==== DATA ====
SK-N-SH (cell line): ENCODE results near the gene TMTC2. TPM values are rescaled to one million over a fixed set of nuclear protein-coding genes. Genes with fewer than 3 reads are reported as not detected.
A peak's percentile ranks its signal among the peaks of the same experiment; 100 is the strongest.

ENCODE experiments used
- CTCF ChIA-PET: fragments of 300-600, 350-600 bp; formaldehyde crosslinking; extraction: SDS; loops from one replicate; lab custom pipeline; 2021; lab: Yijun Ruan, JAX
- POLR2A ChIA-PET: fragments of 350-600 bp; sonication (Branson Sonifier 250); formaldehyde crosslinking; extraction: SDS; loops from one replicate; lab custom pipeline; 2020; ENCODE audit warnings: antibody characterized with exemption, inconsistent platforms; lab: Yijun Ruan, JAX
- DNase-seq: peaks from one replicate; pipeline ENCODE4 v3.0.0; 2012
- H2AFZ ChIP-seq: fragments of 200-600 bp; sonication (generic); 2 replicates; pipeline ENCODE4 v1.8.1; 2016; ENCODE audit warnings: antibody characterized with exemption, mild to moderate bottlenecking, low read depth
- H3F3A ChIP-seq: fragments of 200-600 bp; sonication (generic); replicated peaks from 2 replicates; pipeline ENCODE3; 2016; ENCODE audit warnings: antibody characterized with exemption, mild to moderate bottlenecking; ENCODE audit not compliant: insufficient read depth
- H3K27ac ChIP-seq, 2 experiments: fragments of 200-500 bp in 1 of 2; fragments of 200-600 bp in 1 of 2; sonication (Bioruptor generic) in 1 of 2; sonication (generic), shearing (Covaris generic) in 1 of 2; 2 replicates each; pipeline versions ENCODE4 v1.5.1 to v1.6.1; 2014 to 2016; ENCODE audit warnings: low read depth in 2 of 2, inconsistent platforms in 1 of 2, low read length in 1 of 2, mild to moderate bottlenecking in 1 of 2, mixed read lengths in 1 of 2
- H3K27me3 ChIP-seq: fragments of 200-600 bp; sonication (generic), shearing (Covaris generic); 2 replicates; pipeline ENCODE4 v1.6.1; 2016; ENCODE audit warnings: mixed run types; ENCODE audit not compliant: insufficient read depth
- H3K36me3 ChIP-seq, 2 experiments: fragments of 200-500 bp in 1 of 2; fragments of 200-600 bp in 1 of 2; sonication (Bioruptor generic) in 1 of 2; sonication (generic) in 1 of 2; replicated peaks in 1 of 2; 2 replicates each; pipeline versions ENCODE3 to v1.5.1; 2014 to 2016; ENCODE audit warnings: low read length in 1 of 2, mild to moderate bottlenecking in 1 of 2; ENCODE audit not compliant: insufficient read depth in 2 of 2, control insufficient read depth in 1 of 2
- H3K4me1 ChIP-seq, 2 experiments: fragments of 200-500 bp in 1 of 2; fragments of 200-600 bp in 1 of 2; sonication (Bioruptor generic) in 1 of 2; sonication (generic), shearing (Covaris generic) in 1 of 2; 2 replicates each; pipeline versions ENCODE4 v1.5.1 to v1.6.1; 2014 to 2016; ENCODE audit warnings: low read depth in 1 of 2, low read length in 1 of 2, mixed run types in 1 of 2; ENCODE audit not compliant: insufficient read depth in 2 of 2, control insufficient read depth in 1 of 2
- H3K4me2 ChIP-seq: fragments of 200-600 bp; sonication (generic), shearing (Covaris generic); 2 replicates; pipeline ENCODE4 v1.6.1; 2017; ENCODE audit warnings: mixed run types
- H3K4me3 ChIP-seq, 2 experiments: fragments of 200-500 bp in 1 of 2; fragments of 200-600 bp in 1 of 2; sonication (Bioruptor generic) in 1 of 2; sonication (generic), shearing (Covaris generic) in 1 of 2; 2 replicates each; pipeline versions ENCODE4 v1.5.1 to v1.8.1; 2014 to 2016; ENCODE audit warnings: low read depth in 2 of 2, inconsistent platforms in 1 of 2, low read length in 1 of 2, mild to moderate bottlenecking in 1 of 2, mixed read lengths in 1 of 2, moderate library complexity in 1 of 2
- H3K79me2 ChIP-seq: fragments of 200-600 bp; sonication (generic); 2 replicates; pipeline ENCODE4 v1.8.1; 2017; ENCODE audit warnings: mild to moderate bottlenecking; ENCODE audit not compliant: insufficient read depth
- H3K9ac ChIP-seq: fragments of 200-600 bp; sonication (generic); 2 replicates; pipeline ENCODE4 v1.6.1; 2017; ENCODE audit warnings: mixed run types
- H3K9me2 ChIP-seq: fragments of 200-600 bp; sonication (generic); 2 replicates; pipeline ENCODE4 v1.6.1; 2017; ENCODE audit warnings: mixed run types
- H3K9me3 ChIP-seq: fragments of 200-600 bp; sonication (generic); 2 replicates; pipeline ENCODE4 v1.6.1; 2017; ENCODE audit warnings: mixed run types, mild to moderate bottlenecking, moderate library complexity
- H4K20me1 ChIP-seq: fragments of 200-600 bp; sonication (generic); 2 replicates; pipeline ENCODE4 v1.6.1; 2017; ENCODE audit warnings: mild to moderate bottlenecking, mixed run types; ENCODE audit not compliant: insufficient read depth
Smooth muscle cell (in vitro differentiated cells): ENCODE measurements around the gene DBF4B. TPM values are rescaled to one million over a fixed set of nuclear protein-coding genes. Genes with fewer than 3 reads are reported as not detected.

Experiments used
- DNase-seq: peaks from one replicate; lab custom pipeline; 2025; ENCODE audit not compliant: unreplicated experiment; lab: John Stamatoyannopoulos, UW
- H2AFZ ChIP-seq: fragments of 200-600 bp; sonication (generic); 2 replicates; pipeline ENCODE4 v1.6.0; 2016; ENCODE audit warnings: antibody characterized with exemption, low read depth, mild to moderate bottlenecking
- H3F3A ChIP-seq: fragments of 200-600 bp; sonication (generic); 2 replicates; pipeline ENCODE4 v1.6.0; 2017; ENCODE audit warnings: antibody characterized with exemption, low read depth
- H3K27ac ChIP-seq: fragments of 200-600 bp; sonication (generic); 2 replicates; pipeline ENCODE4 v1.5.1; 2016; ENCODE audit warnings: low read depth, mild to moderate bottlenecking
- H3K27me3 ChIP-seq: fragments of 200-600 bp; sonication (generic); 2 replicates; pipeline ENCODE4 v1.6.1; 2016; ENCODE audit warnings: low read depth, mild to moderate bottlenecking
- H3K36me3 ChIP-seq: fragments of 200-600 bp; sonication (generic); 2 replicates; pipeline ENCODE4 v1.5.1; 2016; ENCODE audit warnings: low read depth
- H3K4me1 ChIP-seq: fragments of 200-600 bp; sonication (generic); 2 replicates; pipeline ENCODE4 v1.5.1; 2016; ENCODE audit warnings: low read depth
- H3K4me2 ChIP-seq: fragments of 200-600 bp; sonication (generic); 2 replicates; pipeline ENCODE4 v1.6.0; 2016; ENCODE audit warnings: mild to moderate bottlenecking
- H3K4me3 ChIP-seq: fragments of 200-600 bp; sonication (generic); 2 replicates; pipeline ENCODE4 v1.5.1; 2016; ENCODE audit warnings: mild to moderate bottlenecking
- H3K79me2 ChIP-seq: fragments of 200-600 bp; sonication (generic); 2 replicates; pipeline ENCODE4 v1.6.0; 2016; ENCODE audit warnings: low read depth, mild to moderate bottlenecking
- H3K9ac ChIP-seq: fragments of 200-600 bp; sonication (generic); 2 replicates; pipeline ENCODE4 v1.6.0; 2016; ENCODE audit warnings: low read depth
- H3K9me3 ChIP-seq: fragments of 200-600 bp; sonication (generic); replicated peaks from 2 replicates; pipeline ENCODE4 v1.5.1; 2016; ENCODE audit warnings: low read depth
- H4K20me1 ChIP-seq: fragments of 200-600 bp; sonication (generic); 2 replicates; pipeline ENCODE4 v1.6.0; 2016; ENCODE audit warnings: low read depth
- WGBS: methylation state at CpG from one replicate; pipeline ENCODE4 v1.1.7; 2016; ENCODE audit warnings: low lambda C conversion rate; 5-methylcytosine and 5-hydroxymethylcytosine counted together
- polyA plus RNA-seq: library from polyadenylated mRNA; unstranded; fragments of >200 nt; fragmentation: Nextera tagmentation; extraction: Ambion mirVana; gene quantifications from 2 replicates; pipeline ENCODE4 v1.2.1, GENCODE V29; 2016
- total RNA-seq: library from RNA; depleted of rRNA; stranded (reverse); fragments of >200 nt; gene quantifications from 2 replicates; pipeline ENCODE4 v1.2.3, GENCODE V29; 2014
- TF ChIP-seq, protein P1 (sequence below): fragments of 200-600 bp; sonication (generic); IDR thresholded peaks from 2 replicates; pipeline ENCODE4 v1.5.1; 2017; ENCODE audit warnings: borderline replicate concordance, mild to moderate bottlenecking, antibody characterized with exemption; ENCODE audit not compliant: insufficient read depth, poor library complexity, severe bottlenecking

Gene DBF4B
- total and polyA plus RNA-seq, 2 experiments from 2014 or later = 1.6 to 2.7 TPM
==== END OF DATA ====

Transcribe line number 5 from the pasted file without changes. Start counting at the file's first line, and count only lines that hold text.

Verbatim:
- POLR2A ChIA-PET: fragments of 350-600 bp; sonication (Branson Sonifier 250); formaldehyde crosslinking; extraction: SDS; loops from one replicate; lab custom pipeline; 2020; ENCODE audit warnings: antibody characterized with exemption, inconsistent platforms; lab: Yijun Ruan, JAX